review for A Decade Under the Influence on AllMovie

A Decade Under the Influence (2003)
by Elbert Ventura review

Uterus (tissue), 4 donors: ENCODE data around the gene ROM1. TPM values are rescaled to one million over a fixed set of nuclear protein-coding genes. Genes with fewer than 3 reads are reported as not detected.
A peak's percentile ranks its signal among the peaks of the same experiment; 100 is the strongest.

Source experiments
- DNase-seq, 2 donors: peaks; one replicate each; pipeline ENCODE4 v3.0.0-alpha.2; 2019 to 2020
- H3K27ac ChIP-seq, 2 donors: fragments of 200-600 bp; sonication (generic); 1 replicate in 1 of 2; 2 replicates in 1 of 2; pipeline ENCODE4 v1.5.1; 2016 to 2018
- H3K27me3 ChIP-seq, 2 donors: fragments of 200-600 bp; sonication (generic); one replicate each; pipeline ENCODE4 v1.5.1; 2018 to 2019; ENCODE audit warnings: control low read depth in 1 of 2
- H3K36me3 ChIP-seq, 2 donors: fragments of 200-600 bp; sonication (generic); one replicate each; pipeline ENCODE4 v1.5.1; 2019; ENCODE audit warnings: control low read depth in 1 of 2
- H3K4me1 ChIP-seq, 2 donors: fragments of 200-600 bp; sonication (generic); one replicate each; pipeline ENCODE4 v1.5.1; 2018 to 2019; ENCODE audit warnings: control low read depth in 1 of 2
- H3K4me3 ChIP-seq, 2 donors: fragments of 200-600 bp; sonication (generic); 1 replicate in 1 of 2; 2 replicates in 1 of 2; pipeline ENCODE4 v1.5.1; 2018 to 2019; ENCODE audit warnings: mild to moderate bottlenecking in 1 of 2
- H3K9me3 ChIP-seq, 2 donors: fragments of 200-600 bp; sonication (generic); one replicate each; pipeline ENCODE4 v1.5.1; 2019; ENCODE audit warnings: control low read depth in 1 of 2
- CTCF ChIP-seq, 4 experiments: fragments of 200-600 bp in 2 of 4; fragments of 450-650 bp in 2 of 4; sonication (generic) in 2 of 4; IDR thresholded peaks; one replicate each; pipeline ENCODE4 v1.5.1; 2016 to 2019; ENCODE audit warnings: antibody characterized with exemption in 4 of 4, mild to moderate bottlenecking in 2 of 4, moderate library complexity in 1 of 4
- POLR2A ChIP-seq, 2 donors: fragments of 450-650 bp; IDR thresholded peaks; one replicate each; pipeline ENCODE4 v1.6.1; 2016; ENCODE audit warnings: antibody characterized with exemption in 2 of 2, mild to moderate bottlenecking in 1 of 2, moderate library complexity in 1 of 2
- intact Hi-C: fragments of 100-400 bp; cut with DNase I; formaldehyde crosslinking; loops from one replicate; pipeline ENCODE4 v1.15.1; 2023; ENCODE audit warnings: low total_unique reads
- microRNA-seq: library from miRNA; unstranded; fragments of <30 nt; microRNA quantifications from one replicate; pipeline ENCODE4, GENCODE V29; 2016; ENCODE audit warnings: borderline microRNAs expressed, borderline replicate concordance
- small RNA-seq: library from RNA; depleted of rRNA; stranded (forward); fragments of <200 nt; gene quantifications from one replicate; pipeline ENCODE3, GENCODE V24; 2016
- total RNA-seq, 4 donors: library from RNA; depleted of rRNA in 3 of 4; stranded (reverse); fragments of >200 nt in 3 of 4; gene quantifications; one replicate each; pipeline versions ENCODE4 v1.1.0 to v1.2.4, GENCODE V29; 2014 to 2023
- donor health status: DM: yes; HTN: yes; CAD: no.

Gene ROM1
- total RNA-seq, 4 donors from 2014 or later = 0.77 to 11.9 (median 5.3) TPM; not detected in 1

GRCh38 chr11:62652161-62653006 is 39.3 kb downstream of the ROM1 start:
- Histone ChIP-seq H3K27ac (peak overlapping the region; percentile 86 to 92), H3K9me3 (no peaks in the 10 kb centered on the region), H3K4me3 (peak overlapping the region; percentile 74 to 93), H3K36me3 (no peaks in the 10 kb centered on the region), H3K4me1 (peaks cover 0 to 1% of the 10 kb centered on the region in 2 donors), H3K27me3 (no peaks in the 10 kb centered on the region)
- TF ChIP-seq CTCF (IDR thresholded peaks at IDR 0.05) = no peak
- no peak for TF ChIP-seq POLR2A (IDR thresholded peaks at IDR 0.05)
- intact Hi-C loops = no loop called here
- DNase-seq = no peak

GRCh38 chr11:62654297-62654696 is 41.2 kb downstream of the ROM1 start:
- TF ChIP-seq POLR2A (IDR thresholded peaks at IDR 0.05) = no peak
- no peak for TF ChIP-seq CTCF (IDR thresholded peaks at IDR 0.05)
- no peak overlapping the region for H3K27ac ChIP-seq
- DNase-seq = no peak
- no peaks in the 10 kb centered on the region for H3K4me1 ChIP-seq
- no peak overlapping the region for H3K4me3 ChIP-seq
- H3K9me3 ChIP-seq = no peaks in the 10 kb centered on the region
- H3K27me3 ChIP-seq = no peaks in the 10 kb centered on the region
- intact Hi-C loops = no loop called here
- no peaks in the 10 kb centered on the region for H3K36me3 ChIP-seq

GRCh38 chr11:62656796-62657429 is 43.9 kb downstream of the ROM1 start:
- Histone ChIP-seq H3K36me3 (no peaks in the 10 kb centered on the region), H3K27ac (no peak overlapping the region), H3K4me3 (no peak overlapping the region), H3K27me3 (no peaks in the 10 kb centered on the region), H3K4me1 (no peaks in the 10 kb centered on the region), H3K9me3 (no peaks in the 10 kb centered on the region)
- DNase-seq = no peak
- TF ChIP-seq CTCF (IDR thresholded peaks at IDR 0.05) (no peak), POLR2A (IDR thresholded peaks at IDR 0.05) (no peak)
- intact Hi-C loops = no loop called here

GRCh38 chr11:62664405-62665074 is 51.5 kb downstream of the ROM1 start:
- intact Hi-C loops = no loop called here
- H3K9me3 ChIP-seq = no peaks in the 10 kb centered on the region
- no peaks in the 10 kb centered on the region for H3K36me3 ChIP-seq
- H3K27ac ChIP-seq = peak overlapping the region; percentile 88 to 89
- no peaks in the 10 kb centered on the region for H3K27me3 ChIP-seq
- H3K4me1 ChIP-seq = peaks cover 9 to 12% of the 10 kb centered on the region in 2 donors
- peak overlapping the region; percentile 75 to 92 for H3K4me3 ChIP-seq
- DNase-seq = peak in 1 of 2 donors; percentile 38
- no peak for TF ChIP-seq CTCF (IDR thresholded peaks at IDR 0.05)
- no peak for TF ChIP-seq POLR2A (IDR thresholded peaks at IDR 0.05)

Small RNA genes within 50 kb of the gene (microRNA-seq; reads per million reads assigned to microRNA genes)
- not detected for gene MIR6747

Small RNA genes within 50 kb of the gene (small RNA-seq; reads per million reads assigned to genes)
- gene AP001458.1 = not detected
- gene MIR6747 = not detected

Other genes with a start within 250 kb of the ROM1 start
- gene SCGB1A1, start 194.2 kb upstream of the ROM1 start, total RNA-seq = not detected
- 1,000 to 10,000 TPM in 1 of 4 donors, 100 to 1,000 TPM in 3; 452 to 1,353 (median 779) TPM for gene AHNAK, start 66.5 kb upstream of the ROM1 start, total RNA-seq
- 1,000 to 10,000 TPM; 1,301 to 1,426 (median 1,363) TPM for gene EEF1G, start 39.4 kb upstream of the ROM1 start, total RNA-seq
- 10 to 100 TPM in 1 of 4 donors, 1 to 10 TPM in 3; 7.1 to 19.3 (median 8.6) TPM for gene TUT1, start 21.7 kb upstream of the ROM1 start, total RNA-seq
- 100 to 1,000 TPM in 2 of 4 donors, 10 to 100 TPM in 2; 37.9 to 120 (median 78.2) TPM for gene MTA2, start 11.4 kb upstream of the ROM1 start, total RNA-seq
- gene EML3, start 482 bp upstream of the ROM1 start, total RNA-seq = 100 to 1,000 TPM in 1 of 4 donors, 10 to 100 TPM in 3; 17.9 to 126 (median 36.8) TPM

This unremarkable documentary is certainly impelled by the right intentions, but the final product is curiously devoid of the spirit of critical inquiry and stylistic exploration that animated the best movies of the era it covers. Charting the rise and fall of what critics consider the last golden age of American film, Richard LaGravenese and Ted Demme generously sprinkle their chronicle with clips from the usual suspects, like Easy Rider, Five Easy Pieces, The Godfather, and Taxi Driver. Interspersed throughout are interviews with prominent filmmakers and actors of the period (Martin Scorsese, Robert Altman, Jon Voight), none of whom are eager to disturb the project's air of idolatry and self-congratulation. Conspicuously missing are Steven Spielberg and George Lucas, two titans of the period who also brought the heyday to an end by ushering in a new era of commercial blockbuster filmmaking. Part of the continuing mythologizing of the 1960s and '70s as the last great period of American cinema, A Decade Under the Influence's uncritical rehashing serves its subject poorly by refusing to engage its shortcomings and contradictions -- certainly part of what made the films of the period so alive and trenchant. As it is, the film is not much more than a facile survey of 1960s and '70s Hollywood, perhaps a useful introduction for novices, but of little value to those interested in a serious interrogation of American cinema.